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Discussion Starter #1
I just read in a book the following: Never weld any metals that are wet & never weld if you (the operator) are wet.
Next is Never allow yourself to become part of the circuit between the ground clamp & the electrode.

Here are my questions. Wet conditions. What if your working on a surface that is damp or in the rain & the material or the operator or both are damp or wet. What can this do to the person if anything, or is this just a condition that would affect the quality of the weld. I assume water & electrode doesn't work well.

My next question. If you are touching the surface of the material you are welding, like sitting on it, leaning against it, does this make you part of the circuit. What do you need to do to be "Part" of the circuit or inside of the circuit. I see welders all the time standing, sitting or laying on the metal surfaces they are welding & I never seen anyone electrocuted by this.

I know my questions may sound very basic, but the book I'm reading has no explanation describing what happens regarding the two conditions I paraphrased above. Thanks.
 

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I just read in a book the following: Never weld any metals that are wet & never weld if you (the operator) are wet.
Next is Never allow yourself to become part of the circuit between the ground clamp & the electrode.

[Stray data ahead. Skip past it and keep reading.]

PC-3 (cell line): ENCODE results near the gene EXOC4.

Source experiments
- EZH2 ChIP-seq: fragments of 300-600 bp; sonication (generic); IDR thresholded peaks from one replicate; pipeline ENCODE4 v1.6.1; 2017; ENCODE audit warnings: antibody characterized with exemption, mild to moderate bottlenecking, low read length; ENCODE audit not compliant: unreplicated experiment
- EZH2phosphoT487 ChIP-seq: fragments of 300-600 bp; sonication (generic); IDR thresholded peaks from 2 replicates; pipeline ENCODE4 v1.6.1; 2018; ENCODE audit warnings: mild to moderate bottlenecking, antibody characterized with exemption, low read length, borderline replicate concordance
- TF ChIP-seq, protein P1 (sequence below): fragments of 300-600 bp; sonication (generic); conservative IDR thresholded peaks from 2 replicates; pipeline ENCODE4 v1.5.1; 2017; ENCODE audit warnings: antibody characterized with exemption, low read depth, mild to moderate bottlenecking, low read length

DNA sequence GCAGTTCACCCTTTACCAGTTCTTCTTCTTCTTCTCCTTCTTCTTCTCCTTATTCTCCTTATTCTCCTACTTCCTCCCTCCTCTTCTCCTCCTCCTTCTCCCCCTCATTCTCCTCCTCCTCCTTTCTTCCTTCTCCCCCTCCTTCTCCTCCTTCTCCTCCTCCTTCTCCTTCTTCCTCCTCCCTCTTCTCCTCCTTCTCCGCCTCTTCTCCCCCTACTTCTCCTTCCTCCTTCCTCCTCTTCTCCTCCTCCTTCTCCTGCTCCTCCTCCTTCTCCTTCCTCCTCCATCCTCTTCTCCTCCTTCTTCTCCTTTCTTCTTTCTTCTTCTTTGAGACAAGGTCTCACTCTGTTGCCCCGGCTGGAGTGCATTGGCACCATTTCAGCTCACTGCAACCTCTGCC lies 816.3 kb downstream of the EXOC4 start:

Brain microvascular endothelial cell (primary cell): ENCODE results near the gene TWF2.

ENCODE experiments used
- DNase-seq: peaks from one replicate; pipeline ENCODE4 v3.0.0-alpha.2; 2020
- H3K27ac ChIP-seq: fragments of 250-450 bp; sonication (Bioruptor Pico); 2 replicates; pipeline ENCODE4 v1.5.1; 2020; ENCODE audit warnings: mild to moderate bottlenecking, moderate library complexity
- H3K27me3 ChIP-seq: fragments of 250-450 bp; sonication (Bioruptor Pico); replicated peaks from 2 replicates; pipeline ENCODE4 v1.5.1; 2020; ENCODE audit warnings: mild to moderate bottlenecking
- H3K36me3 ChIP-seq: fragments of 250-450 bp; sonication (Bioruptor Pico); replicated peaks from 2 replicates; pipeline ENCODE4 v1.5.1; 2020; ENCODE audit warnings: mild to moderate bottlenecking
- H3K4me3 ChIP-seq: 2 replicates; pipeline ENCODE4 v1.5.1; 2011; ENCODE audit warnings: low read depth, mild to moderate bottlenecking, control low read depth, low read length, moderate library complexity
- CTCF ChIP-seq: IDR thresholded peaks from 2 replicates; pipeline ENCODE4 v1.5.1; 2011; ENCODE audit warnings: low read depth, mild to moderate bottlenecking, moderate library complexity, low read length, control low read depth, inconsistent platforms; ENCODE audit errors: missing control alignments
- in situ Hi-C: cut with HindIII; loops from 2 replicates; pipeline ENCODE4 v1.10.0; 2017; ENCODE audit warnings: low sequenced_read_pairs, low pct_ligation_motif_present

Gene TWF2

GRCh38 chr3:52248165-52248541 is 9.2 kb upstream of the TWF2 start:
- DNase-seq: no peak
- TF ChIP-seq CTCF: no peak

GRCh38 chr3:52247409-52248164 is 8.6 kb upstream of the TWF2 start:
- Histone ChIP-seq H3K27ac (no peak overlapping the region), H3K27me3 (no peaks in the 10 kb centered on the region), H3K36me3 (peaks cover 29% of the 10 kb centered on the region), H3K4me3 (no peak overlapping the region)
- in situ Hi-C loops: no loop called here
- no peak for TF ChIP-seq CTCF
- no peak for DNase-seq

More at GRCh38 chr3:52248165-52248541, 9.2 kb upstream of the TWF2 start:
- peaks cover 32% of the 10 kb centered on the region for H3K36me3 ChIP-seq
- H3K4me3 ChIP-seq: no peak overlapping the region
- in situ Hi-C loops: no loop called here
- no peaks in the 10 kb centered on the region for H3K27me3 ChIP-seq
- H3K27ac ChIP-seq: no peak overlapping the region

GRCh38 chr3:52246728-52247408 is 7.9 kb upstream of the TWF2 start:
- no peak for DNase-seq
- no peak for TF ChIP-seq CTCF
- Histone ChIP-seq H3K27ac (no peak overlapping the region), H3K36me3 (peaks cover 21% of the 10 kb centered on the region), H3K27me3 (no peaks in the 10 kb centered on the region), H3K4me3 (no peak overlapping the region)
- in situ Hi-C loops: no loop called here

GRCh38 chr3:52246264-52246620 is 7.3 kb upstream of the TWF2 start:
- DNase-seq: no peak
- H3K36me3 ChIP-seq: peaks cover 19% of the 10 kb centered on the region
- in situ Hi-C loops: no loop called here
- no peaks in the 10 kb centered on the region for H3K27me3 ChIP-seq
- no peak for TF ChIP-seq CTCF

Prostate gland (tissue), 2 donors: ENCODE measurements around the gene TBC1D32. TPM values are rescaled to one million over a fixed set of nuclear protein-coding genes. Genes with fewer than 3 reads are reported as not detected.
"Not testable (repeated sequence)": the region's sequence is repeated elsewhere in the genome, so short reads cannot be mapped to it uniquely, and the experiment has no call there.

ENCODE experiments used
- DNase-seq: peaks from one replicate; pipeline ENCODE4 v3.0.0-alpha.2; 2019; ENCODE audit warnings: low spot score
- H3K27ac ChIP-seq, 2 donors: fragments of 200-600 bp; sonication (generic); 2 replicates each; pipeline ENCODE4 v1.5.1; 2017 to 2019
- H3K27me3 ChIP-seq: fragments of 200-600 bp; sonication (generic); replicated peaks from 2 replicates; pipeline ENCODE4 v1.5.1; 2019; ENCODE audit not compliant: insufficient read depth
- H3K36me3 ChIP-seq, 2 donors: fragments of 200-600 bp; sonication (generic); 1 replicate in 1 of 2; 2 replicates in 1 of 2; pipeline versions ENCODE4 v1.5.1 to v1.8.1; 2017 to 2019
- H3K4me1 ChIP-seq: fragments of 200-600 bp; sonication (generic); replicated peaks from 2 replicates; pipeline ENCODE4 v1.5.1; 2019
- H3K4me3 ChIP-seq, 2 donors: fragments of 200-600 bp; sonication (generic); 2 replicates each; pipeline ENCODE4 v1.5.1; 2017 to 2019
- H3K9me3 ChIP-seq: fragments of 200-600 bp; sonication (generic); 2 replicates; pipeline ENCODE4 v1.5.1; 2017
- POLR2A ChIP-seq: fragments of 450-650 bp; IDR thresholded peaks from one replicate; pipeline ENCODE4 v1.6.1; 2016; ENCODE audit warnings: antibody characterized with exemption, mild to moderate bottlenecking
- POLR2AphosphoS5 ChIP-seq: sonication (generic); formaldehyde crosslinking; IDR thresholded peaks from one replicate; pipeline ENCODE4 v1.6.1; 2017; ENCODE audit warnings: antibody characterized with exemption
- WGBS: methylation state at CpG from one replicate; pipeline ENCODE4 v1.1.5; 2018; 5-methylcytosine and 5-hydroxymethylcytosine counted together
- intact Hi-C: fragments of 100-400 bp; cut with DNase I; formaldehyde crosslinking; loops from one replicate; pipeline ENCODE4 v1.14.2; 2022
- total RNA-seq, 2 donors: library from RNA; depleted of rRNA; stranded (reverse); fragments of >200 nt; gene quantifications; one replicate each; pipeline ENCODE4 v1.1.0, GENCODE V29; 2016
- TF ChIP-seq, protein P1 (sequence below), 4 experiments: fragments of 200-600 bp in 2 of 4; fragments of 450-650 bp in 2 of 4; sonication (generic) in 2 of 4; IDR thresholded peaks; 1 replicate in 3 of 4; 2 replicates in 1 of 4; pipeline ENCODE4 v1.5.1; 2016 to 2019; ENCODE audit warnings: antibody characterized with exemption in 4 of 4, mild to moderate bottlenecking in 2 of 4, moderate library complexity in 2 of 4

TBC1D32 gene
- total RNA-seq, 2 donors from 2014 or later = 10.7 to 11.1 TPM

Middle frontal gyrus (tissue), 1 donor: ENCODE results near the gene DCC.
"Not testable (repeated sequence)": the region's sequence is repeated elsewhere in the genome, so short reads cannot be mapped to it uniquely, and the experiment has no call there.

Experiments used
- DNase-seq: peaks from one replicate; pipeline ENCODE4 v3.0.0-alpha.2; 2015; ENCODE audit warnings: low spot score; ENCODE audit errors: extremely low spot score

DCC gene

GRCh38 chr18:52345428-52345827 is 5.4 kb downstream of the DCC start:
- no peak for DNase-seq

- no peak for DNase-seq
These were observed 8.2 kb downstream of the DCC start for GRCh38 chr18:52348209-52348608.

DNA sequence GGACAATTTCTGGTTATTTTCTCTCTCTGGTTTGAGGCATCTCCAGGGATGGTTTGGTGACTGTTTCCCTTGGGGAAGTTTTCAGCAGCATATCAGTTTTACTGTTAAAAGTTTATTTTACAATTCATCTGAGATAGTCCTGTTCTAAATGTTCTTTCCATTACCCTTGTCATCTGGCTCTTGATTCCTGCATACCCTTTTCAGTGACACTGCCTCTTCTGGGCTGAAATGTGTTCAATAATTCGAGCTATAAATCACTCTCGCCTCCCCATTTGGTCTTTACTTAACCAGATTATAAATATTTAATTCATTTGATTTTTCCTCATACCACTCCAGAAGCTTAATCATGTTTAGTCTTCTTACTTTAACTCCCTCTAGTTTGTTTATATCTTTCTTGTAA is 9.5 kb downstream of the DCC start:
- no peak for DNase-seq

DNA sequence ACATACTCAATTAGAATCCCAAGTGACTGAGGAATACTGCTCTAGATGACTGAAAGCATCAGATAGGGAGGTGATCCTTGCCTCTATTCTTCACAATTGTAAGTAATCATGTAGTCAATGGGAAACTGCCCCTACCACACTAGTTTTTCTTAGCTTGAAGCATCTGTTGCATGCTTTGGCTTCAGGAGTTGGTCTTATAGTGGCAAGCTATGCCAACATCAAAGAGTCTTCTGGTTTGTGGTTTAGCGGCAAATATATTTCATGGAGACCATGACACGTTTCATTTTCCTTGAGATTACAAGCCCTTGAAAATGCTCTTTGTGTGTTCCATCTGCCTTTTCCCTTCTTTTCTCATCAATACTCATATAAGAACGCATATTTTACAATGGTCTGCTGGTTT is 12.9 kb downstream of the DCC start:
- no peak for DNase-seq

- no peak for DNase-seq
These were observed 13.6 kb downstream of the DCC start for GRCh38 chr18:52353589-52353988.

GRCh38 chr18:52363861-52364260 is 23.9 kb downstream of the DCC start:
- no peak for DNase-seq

Here are my questions. Wet conditions. What if your working on a surface that is damp or in the rain & the material or the operator or both are damp or wet. What can this do to the person if anything, or is this just a condition that would affect the quality of the weld. I assume water & electrode doesn't work well.

My next question. If you are touching the surface of the material you are welding, like sitting on it, leaning against it, does this make you part of the circuit. What do you need to do to be "Part" of the circuit or inside of the circuit. I see welders all the time standing, sitting or laying on the metal surfaces they are welding & I never seen anyone electrocuted by this.

I know my questions may sound very basic, but the book I'm reading has no explanation describing what happens regarding the two conditions I paraphrased above. Thanks.